Richard Breslin talks about the Margaret Court Arena Redevelopment, designed by NH Architecture and Populous

July 16, 2013

The great success of this year’s Wimbledon is over, and it’s now just over six months until the Australian Open. Work is continuing apace on the latest redevelopment phase at Melbourne and Olympic Parks, where Margaret Court Arena is undergoing transformation to create the precinct’s third all-weather arena.

The design team, NH Architecture + Populous, is working for Major Projects Victoria on behalf of the Victorian Government to complete the $366M Melbourne Park Redevelopment (Stage 1). This project to be completed by 2015 includes an innovative retractable roof, seating for 7,500 spectators and concourse connectivity to the adjacent Rod Laver Arena.

Part of the challenge has been to manage the construction to enable Margaret Court Arena to be used during the Australian Open each January during the three year construction period. Furthermore the construction has had to minimise disruption to the adjacent Rod Laver Arena and the hundreds of events it hosts each year.

The primary function of the redeveloped Margaret Court Arena will be to stage major matches of the Grand Slam tournament, but the multi-purpose venue will also host netball, basketball, major concerts and entertainment events. Its operable roof will be the fastest closing roof in Australia, able to shut completely in less than five minutes enabling Margaret Court to become a functional all-weather boutique venue for a busy all year round schedule.









The bold roof design ensures the venue will create its own identity signalling the beginning of a new chapter in the development of the Melbourne and Olympic Parks precinct. The “copper penny” colour of the metal roof has been deliberately designed to complement the existing architecture, particularly big brother next door, Rod Laver Arena, but also to express Margaret Court Arena’s own individuality. The colour and shape of the roof reflects some of the traditional elements of Melbourne architecture, particularly the sandstone, zinc and copper of buildings along the Yarra River.

The roof’s innovative pleated profile reduces its structural depth and importantly reduces the visual bulk of the building. The pleated nature of the roof also provides the flexibility to fold down to pedestrian level to provide weather protection, particularly at venue entrances. Large roof overhangs on all sides of the building provide shade to the surrounding concourse and public realm, offering a respite for patrons facing the hot summer sun which is often a part of the Australian Open.

The roof is one of the four key individual design elements that have contributed to the overall architectural form; others are the bowl, concourse and the undercroft. The result is a cohesive architectural form conceived as a “container” where the seating bowl becomes the key architectural expression allowing concourse areas to be developed independently. Large areas of glazing maximise views and expose the internal architecture to passers-by.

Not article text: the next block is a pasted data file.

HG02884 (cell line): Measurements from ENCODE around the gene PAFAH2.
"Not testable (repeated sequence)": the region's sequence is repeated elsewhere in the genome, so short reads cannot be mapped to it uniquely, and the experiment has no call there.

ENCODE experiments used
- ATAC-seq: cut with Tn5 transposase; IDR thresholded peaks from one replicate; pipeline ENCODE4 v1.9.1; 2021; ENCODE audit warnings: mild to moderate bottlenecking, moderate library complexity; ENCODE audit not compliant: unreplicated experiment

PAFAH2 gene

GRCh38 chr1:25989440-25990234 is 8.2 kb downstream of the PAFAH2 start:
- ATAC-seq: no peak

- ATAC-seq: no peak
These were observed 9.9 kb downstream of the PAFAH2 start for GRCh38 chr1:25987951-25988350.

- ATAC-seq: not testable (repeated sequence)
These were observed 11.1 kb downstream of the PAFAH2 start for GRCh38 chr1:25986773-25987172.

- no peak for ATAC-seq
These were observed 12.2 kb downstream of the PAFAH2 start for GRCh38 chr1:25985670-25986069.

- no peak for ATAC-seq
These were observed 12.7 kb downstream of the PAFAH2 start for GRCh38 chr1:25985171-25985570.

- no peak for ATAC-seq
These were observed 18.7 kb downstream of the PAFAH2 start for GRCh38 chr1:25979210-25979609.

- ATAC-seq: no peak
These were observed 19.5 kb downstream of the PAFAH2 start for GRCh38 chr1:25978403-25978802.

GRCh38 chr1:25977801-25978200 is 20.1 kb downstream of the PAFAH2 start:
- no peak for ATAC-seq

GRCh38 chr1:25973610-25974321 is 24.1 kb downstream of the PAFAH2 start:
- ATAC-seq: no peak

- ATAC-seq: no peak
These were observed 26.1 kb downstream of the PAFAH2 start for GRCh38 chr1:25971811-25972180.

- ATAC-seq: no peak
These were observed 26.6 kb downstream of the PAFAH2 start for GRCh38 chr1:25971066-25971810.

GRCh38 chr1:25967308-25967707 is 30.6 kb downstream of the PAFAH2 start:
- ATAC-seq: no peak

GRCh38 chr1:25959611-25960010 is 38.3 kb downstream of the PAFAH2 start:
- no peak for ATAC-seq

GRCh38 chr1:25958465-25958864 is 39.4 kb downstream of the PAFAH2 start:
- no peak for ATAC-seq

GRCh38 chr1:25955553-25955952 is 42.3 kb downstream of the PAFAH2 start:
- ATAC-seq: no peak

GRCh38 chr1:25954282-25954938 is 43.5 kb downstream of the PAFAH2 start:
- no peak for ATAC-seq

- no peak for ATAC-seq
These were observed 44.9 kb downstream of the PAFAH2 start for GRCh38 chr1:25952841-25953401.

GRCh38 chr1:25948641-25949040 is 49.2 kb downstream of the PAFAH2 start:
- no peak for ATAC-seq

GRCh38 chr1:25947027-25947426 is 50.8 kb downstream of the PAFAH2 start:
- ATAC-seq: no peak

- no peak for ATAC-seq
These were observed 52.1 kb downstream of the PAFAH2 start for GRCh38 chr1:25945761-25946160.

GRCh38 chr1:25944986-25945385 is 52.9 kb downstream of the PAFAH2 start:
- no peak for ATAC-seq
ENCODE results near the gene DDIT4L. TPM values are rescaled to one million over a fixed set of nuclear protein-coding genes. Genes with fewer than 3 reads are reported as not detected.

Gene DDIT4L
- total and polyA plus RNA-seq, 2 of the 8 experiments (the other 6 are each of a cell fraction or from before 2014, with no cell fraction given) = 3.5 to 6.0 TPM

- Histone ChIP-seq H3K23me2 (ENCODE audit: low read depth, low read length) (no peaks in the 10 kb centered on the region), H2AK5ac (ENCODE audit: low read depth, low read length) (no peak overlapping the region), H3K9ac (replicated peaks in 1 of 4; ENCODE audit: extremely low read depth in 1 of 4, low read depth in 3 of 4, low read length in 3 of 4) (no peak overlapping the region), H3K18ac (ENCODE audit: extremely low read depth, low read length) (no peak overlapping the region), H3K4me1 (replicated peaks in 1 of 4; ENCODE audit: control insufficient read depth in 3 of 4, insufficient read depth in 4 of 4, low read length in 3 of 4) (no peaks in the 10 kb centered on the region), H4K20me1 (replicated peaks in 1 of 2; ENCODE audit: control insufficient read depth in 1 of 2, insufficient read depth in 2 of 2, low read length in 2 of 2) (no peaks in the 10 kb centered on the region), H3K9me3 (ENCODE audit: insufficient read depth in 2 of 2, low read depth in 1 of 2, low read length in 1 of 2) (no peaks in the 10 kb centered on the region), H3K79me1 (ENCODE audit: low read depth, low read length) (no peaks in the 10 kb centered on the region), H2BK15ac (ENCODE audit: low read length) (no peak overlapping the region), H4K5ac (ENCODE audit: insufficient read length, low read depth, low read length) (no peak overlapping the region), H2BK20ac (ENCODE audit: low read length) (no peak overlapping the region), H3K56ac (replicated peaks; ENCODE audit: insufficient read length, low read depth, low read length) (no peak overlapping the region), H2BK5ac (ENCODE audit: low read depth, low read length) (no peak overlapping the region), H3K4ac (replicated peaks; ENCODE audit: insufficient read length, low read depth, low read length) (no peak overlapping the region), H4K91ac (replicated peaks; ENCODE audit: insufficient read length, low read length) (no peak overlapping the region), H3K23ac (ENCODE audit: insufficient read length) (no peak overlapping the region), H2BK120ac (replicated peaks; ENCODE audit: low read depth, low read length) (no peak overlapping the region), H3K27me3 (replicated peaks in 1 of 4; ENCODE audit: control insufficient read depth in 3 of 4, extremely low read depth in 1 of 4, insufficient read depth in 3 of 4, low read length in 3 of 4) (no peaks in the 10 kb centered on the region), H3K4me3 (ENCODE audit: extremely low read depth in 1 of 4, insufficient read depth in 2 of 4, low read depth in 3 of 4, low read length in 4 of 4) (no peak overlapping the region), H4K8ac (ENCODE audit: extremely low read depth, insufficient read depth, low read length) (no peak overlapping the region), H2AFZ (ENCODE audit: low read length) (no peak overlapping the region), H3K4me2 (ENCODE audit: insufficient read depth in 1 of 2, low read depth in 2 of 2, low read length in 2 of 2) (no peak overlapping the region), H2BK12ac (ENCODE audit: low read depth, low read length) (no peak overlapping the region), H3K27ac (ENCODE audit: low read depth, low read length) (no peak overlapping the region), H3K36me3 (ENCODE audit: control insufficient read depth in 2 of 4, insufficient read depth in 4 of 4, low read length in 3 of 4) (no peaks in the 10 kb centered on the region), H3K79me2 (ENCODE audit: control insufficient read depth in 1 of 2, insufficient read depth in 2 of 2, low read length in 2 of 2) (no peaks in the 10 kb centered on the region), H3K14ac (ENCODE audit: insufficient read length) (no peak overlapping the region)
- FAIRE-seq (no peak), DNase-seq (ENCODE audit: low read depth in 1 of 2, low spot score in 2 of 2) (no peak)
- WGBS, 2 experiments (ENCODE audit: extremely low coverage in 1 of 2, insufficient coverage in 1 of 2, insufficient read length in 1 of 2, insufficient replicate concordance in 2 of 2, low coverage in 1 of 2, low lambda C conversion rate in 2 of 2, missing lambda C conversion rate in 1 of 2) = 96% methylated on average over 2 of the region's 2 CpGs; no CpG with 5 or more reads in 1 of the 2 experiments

The design and construction of Margaret Court Arena has been determined not only by the demands of its busy working precinct environment, but also by the physical constraints of having neighbours on all sides which has created additional challenges, particularly the phasing of construction.

But the design team, NH Architecture + Populous, believes this has ultimately provided a positive influence, ensuring the team is both focused and exacting in the way it has planned and executed the project. The court position and seating bowl were already fixed, so a great deal of work was undertaken in planning the building, particularly the re-planning of circulation networks for spectators and back of house staff.

The project sets a new benchmark with its sustainability initiatives. It is aiming to be the first LEED accredited sports venue in Australia, so that it can be compared with other similar global venues for ESD measures. Water consumption has been carefully considered and sustainable strategies adopted to reduce potable water consumption. Enabling works have provided the infrastructure for rainwater harvesting and treatment facilities which include a 4.5mL storm water retention tank to capture rainwater from the new roof. Preliminary calculations demonstrate an overall reduction of 45% in water use against conventional arena design water efficiency measures. The Arena’s proximity to alternative public transportation minimizes the need for onsite parking and sets aside more space for natural areas thereby serving to reinforce the precinct’s unique park setting.

When the Margaret Court Arena opens in 2015, it will create an innovative, covered boutique sports arena that will achieve a significant step in the realization of the Melbourne and Olympic Parks precinct masterplan.


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